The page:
Monday, March 09, 2009


Here's a question. In the attempt to find middle ground so much of the time, have we neglected zeal? Have we become too conciliatory, even complacent?

And then, in a "Screwtape" kind of twist, have we called our complacency good by affirming the importance of grace-filled, respectful dialogue to the detriment of zealous pursuit of God's mission in the world?

I know, I know. Just read the description of my blog in the header above this post and you'll realize that dialogue is important to me. The conversation really does matter, this I believe. I just wonder sometimes, at what price?

In John 2, the scripture for this week, Jesus marches into the Temple and makes a whip with which he scares away the animals being sold for sacrifice. He then overturns the tables of the people exchanging their money for Temple currency with which to buy the animals, now driven away by Jesus's zeal for God's house. Essentially, Jesus is pissed off! And by putting this story at the beginning of his version of the Gospel, John emphasizes that Jesus's entire ministry is motivated by his passion for God, for God's house, for God's people, and for God's way.

There is no respectful, grace-filled dialogue in this story.

See, I think maybe we shouldn't look for middle ground all the time. And furthermore, I think that when we disagree, we can do so with zeal and passion without worrying about violating some unwritten rule about not offending another person. There are times when another person needs to be offended, and I may just be the one to do the offending!

But maybe, just maybe this isn't an either/or proposition. Perhaps we can have respectful, grace-filled AND zealous, passionate dialogue, all at the same time! It is fear that keeps us from this pursuit. We are afraid of losing favor by expressing our zeal to it utmost. At our core, most of us just want people to like us. And there's really nothing wrong with that.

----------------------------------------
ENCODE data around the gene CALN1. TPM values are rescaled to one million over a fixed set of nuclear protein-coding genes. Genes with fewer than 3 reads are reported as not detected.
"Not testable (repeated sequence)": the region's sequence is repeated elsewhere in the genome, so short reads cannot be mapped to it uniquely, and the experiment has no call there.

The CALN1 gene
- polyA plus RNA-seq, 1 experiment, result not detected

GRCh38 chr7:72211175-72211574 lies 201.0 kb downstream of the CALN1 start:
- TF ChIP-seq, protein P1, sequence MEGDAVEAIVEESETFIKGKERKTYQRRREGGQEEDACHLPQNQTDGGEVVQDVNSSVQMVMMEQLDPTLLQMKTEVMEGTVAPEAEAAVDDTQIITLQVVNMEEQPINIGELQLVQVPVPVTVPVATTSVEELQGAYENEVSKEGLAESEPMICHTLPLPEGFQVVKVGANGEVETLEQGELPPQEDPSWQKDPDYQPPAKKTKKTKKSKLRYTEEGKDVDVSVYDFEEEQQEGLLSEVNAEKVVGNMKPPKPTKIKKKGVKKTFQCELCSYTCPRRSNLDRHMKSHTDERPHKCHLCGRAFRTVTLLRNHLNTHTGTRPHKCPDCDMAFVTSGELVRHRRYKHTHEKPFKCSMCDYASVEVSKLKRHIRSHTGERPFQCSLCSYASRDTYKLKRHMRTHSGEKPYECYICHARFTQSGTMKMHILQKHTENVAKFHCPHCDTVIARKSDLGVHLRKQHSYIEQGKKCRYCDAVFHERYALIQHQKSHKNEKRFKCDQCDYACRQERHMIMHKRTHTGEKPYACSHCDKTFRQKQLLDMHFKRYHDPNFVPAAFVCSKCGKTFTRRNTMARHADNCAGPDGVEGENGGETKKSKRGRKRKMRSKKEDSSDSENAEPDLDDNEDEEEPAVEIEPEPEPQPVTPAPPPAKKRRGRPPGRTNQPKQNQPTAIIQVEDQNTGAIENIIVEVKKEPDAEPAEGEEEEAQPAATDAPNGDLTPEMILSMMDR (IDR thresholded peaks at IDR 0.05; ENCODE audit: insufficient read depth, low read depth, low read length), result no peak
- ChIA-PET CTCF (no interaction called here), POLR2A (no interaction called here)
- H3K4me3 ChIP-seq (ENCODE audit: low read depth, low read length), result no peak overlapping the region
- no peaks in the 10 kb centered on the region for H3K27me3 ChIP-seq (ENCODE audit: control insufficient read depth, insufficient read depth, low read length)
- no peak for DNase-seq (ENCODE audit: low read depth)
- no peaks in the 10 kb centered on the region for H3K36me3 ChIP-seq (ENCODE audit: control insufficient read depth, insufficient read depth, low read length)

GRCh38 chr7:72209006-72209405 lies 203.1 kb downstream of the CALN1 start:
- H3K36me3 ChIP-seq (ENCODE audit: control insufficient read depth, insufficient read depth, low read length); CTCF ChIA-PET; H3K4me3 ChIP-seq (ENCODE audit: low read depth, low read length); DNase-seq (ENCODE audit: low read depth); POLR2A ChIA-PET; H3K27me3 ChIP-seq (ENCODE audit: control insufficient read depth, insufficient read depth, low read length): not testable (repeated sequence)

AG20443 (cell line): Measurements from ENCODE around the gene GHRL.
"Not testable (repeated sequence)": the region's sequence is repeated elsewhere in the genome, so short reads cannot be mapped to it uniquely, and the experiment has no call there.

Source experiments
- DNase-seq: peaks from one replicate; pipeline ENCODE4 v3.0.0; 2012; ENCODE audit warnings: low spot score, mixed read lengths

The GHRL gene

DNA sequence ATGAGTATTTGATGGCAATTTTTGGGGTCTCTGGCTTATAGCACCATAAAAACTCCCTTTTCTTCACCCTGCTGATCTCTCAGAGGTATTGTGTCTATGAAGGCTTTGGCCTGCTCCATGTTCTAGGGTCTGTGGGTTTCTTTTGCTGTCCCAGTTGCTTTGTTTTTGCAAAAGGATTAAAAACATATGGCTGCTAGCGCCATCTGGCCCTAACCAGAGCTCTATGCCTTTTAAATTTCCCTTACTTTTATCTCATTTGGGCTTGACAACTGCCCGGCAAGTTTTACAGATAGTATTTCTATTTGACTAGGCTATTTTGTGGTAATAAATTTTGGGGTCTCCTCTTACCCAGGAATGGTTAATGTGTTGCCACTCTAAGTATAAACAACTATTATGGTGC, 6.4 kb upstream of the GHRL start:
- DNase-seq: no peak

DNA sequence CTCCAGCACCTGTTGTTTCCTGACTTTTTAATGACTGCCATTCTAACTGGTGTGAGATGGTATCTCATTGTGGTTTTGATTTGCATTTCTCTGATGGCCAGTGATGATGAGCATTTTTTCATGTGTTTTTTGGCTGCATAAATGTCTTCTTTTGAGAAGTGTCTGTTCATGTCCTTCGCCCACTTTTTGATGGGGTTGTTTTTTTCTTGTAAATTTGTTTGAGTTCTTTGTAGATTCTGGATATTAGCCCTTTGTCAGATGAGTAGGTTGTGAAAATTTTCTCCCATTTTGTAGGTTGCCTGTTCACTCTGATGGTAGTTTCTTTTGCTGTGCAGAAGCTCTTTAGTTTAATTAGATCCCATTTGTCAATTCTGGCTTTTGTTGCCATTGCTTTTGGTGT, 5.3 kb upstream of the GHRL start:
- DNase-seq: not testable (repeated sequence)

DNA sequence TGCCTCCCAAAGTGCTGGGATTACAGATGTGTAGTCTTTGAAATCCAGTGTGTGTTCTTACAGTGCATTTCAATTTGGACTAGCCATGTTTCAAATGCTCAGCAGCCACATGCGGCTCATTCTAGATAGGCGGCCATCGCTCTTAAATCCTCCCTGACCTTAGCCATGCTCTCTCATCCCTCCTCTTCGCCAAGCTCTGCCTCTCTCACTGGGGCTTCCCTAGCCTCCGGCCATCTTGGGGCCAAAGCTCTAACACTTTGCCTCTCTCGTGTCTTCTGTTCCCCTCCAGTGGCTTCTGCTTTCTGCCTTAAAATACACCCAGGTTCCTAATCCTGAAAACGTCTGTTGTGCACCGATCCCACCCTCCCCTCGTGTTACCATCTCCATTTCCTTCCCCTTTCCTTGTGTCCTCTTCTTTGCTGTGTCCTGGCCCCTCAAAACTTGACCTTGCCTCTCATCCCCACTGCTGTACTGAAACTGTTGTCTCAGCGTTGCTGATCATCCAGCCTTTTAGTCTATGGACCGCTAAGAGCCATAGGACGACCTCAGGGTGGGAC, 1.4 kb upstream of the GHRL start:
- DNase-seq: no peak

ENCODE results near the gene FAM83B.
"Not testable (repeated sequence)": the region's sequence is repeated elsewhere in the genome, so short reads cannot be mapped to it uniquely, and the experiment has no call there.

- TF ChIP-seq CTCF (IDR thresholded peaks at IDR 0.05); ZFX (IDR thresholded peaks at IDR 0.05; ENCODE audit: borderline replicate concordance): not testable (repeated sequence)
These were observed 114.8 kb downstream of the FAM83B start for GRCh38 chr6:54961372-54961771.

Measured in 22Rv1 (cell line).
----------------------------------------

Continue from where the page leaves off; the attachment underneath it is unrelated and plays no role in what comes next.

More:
And what's more, we are afraid of the attacks that may come. Blogging has taught me a lot about the difference between expressing an opinion with zeal and being a jerk. One of the biggest issues with blogging is the freedom allowed by anonymity, which allows many people to disguise simple jerkiness with a veil of zeal. But it is a thin veil indeed, and very easy to penetrate.

But if we zealously confront that which is counter to God's mission in the world with righteous energy and restlessness for what is right, we can do so without being a jerk about it. Public figures who are trying to spout off sound-byte worthy phrases do not have zeal, they are being jerks. But, in another twist that "dear Wormwood" ought to try some time, the jerks plead zeal for their cause as an excuse for their atrocious behavior, making admirers and millions of dollars along the way.

So I would really like to reclaim zeal as a good thing, and especially within the context of respectful, grace-filled dialogue. Enough with the artificial middle ground; enough with being a jerk in zealous clothing. Let's really be "Christlike" again and show a bit of zeal for what really matters to God.

So I'll ask you - What are you zealous for? What fires you up? What really grinds your gears (and not in a Peter Griffin kind of way, but really)?

For what would you be willing to make a metaphorical whip of cords and drive some metaphorical sheep out of the metaphorical Temple?


Kory Wilcox said...

I am generally the most zealous when confronted with trustworthy and educated people who blatantly disregard the context of scripture and/or refuse to admit that there is an original language many thousands of years older than our own that in some cases simply lacks the words to specifically talk about some modern issues.

I get even more zealous when these same people personally go on to great lengths to convince me, obviously the "uninformed," that their bible really does specifically talk about those issues.

There's a converse to most of this as well. :-) grrr. whip!

Larry B said...

Love the post - especially the Screwtape reference in regards to calling complacency good.

I think you can have zealous conversation that is not offending with a person with whom you have developed a mutual trust with. Trying to do it with somebody just off the street is probably not such a good idea.

As for what I might be zealous about - hmm. Perhaps I fall into the complacency is good category. Having served on and chaired SPRC I tried hard to mantain a balanced perspective. Maybe that's carried over too much into other areas.

Catriona said...

I am most zealous when confronted by people who are also zealous in their unshakable belief that they are right. Believing as you do in grace-filled dialogue, I want all people to at least listen to others' views respect, even if their own are not changed in the process. It is difficult to grow in our beliefs unless they are occasionally challenged.

It is easier to be zealous when one has facts to back up one's conclusions. The problem with faith discussions is that at the end of the day, it comes down to what one believes, and belief cannot be proven. That's why it's called faith!